Undergraduate Research @ UMKC

Archives          Clinics          Community Organizations

Taking Your Education to New Places

Labs          Studios          Galleries    

Faculty Profiles


Dr. Majid Bani-Yaghoub
Assistant Professor

Department: Mathematics
EUReka Course: Math 216, Calculus for Biological Sciences
See Dr. Bani-Yaghoub's Syllabus.

How was teaching your EUReka class different from other similar classes you've taught?
Teaching Math 216- EUReka was different in three important respects: research discussions, interdisciplinary modeling projects, and the use of technology to solve and interpret the models. We had weekly class discussions related to application of mathematics to solve real-world problems. The students started the semester with a small class project to learn the technology, gain confidence, and familiarize themselves with research problems in the field of mathematical biology. The use of technology allowed the freshman students to bypass the complicated research methods and focus on the end results. In particular, the students quickly learned how to use the Matlab computational software and numerically solve the mathematical and statistical models. Then we spent 2-3 weeks to validate the models and correctly translate the mathematical outcomes into the real-world situations. After completing the first project, the students worked on a bigger project, where they could work more independently, use their research experience gained form the first project and apply the mathematics that was taught during lecture hours. Including undergraduate research projects seems to be a practical way of engaging students with the course contents and exposing them to undergraduate research.

How did teaching a EUReka class allow you to more tightly intertwine your research interest and your teaching responsibilities?
I am an applied mathematician and Math 216 is all about applying mathematics in the biological sciences. The climate change and global warming is directly related to my current research area. Therefore, in the second project I asked the students to investigate the possible links between CO2 emission rates and the global warming. The students used the past 50 years CO2 and temperature data to build and validate mathematical models. Each group of students presented their research in the class and I personally was amazed by their abilities to interpret the mathematical results and the wide spectrum of literature reviews presented in their works.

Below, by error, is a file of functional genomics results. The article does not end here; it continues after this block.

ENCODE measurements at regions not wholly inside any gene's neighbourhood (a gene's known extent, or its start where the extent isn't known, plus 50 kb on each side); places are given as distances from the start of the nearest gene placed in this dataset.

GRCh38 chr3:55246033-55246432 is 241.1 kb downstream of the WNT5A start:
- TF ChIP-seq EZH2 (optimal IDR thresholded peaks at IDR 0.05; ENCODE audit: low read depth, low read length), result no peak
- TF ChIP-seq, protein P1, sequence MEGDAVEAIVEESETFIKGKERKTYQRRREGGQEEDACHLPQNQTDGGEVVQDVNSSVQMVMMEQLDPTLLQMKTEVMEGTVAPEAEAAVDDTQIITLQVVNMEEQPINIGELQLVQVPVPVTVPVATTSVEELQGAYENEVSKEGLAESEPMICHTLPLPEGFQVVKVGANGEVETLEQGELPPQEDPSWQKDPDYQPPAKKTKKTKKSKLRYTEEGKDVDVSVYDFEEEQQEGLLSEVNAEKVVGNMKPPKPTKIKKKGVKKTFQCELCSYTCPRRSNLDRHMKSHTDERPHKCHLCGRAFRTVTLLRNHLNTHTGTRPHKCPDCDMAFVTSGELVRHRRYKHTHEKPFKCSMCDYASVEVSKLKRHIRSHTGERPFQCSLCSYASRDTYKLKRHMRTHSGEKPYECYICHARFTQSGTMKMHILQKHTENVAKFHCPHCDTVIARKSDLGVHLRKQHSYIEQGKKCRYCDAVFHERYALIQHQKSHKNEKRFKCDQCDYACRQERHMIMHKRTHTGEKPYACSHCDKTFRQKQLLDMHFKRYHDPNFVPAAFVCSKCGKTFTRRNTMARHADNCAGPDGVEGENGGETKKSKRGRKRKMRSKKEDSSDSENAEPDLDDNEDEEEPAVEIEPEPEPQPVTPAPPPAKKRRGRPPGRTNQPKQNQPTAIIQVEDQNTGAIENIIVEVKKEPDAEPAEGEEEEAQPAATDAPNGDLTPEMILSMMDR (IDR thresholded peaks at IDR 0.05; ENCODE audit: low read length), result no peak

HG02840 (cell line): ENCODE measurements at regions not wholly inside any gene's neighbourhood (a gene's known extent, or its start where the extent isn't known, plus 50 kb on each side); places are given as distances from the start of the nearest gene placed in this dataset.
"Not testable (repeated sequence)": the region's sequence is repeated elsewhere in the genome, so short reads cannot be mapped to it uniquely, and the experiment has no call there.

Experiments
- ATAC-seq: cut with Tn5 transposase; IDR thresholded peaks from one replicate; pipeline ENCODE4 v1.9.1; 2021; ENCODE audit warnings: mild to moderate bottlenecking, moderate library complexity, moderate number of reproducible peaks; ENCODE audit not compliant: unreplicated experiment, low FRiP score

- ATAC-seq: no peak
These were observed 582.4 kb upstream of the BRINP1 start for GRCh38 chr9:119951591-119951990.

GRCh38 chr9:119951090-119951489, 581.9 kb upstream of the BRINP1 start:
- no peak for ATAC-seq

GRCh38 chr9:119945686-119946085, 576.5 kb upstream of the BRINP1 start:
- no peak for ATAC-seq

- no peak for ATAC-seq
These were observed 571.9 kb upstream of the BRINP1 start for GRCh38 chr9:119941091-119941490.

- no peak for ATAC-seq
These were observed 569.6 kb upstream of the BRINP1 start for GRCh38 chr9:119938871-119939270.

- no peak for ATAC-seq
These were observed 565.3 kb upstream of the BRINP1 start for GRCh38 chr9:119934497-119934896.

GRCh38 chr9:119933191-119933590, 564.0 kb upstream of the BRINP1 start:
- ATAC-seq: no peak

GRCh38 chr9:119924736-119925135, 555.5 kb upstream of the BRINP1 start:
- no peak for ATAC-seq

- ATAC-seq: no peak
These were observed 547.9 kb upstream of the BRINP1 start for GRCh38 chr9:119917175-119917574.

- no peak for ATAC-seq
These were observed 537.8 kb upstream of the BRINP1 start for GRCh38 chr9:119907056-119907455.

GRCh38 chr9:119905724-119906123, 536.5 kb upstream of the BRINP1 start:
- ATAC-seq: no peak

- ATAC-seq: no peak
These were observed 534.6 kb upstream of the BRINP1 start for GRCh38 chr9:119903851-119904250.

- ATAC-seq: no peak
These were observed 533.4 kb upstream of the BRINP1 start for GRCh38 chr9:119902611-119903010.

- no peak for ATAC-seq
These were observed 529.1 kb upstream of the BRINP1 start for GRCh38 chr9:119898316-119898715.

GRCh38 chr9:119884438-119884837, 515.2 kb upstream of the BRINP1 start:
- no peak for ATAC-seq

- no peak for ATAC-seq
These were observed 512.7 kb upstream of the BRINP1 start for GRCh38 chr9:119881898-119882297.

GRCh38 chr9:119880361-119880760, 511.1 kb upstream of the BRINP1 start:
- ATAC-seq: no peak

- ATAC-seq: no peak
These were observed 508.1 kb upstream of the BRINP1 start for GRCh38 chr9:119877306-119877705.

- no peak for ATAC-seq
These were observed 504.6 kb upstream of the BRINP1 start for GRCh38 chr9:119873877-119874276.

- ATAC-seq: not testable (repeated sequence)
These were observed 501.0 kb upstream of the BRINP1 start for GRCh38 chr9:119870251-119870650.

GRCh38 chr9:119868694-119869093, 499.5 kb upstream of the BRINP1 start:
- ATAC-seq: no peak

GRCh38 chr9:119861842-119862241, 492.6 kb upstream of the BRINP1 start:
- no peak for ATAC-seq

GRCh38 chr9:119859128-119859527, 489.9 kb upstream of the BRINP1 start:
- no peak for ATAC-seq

What do you think your EUReka students benefited from being exposed to undergraduate research early in their academic careers?
This has been a high impact educational practice. By the end of the semester, the students had a much better appreciation for mathematics and they realized that mathematics can actually be used to solve and analyze real world problems. Also, the students realized that they don’t need to have a PhD to do research. In fact, three students joined the Interdisciplinary Applied Mathematics Program offered by the UMKC Applied Mathematics Group. In this program, the students will gain further experiences of employing mathematical techniques to solve real-world problems. This is a clear example of making students engaged with undergraduate research early in their academic careers.

What advice would you have for colleagues thinking of offering a EUReka course
Let them start with a very small research project. This helps them gain confidence and helps you cover the course materials necessary for their second research project. This was my first experience of incorporating the undergraduate research at a lower-level math course. I noticed that the motivation of freshmen students can exceed that of junior and senior students. Yet, the greatest challenge was to make them believe that they can do research even at the early semesters. So, there seems to be a trade-off between the motivation and the confidence.